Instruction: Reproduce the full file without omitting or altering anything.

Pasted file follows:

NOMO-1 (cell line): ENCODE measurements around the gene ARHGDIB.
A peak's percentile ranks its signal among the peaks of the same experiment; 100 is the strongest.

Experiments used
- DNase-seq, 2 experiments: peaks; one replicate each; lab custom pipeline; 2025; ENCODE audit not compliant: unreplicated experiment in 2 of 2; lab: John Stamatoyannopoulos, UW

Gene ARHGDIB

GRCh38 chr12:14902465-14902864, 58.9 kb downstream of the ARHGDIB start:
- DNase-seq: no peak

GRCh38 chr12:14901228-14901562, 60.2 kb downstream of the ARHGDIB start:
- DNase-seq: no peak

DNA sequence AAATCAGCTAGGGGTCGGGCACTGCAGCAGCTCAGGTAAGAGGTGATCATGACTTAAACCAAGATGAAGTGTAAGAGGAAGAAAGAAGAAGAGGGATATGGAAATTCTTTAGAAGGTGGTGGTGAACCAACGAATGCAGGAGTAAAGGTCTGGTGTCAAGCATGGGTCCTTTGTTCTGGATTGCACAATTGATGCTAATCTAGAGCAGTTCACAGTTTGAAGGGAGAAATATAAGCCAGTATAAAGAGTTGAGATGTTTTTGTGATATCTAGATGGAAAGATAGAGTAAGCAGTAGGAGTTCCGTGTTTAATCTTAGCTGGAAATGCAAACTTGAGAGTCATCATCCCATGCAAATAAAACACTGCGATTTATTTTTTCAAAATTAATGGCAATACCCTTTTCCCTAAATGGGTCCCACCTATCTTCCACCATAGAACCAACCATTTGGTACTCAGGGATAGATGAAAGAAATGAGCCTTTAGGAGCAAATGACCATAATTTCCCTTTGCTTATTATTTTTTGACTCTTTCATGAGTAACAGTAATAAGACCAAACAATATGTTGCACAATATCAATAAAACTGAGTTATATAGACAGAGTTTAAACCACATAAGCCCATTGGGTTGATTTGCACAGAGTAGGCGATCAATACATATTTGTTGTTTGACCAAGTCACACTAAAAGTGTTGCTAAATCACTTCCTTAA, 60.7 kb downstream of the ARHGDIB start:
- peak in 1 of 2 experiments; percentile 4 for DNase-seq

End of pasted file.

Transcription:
NOMO-1 (cell line): ENCODE measurements around the gene ARHGDIB.
A peak's percentile ranks its signal among the peaks of the same experiment; 100 is the strongest.

Experiments used
- DNase-seq, 2 experiments: peaks; one replicate each; lab custom pipeline; 2025; ENCODE audit not compliant: unreplicated experiment in 2 of 2; lab: John Stamatoyannopoulos, UW

Gene ARHGDIB

GRCh38 chr12:14902465-14902864, 58.9 kb downstream of the ARHGDIB start:
- DNase-seq: no peak

GRCh38 chr12:14901228-14901562, 60.2 kb downstream of the ARHGDIB start:
- DNase-seq: no peak

DNA sequence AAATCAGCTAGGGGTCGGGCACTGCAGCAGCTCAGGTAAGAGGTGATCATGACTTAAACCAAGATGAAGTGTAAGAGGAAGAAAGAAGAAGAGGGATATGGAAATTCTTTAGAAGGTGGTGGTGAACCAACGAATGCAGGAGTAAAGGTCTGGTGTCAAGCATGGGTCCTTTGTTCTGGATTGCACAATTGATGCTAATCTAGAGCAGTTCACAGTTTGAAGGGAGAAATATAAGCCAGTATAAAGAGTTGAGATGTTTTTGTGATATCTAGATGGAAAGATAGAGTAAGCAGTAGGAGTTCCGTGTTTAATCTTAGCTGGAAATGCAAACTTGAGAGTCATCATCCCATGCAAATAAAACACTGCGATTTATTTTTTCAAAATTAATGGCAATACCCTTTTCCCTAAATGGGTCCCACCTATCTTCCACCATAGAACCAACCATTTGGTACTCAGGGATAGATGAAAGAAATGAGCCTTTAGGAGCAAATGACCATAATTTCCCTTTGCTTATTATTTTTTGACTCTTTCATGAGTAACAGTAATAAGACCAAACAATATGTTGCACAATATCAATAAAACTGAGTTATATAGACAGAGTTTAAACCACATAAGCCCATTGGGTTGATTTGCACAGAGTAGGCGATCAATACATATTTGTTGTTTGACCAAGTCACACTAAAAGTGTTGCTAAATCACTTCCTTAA, 60.7 kb downstream of the ARHGDIB start:
- peak in 1 of 2 experiments; percentile 4 for DNase-seq